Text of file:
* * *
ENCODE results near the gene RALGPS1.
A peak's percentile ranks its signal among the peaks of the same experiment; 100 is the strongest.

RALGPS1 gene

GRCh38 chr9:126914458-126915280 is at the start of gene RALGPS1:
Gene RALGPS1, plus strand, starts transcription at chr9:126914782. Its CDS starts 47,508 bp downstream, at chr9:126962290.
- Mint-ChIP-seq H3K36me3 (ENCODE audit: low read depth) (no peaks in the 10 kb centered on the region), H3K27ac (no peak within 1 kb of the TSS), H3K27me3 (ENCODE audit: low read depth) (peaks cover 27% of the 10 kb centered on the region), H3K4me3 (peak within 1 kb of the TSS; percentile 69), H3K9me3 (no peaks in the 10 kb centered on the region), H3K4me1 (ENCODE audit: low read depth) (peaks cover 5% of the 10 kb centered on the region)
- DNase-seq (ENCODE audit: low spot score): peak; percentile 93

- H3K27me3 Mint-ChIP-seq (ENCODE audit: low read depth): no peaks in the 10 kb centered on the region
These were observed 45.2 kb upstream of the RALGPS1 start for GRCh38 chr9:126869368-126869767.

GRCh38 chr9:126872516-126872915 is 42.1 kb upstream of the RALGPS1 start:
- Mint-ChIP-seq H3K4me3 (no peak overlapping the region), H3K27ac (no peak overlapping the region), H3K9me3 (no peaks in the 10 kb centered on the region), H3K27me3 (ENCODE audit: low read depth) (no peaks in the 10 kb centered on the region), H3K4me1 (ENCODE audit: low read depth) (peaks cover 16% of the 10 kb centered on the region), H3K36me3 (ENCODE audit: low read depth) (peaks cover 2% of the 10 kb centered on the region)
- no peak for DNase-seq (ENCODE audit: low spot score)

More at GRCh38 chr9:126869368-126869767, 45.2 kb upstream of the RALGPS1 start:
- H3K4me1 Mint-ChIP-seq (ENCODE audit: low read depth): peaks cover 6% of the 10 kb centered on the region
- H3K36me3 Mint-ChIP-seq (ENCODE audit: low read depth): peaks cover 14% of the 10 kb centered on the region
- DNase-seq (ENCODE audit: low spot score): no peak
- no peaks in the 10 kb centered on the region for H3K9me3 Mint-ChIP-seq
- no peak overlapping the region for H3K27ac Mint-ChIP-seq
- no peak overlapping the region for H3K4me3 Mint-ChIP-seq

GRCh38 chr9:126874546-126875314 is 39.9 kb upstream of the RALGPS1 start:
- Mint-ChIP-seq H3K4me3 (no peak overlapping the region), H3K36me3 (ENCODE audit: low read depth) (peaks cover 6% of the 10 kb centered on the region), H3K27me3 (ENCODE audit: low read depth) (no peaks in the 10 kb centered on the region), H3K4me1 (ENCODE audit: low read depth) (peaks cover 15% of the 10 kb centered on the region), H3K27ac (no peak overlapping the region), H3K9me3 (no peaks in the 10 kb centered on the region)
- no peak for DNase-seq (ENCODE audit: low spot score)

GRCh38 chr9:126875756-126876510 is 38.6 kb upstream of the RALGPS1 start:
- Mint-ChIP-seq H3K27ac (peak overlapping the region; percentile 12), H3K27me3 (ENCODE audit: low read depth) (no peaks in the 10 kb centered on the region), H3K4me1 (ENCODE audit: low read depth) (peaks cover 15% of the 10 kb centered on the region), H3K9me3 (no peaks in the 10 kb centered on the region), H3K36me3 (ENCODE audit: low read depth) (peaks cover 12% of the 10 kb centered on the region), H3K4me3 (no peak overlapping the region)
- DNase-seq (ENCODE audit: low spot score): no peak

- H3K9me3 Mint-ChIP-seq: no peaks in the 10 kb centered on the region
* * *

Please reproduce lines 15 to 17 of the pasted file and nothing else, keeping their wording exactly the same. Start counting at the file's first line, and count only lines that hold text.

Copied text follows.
- H3K36me3 Mint-ChIP-seq (ENCODE audit: low read depth): peaks cover 14% of the 10 kb centered on the region
- DNase-seq (ENCODE audit: low spot score): no peak
- no peaks in the 10 kb centered on the region for H3K9me3 Mint-ChIP-seq